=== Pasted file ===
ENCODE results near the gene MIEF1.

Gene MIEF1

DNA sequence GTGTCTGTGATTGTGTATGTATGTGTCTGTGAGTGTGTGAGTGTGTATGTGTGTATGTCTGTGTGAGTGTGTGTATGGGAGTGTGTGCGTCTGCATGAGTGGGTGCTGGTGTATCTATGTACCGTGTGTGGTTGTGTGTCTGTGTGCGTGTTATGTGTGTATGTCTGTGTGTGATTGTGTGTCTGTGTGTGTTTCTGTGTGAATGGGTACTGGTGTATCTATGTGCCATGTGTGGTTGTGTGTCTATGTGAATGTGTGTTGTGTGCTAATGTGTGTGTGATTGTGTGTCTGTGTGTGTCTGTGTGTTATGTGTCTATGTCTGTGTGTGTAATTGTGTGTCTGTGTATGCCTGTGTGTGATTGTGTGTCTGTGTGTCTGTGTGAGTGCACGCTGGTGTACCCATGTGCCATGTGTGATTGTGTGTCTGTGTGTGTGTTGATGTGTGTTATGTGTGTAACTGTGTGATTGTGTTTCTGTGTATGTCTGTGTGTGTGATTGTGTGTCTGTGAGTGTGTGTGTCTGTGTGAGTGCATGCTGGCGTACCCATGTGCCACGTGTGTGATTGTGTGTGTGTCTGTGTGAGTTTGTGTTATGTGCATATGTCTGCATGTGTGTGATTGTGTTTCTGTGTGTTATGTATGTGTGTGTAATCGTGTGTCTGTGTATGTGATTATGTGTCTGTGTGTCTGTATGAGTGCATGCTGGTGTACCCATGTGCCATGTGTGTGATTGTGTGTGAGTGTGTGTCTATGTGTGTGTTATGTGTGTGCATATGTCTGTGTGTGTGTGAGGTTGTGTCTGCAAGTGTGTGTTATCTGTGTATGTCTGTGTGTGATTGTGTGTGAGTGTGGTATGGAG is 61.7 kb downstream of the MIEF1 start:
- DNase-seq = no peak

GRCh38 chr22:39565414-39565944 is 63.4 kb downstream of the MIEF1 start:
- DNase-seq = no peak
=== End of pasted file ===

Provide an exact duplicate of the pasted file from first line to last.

ENCODE results near the gene MIEF1.

Gene MIEF1

DNA sequence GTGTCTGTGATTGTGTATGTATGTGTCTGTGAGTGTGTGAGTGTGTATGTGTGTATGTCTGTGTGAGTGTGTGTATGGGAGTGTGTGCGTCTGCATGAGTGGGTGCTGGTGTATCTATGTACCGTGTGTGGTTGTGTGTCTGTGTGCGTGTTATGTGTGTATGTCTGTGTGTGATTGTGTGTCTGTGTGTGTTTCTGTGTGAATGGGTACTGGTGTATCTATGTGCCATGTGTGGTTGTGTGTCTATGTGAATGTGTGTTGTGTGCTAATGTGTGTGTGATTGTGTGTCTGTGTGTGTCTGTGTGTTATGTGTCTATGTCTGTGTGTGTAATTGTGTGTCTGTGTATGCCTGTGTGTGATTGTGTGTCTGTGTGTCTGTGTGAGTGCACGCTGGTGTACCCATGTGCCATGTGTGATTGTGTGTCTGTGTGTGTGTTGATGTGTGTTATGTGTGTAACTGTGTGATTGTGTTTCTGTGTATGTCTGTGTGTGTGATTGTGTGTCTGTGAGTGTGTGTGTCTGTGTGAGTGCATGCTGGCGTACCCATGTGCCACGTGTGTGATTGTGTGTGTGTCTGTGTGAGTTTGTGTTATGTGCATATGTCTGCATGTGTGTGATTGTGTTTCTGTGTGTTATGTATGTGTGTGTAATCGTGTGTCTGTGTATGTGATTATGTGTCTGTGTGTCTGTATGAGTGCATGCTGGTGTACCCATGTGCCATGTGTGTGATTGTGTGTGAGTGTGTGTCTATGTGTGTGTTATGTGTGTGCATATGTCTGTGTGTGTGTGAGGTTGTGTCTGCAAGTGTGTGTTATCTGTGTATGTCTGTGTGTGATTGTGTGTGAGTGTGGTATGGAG is 61.7 kb downstream of the MIEF1 start:
- DNase-seq = no peak

GRCh38 chr22:39565414-39565944 is 63.4 kb downstream of the MIEF1 start:
- DNase-seq = no peak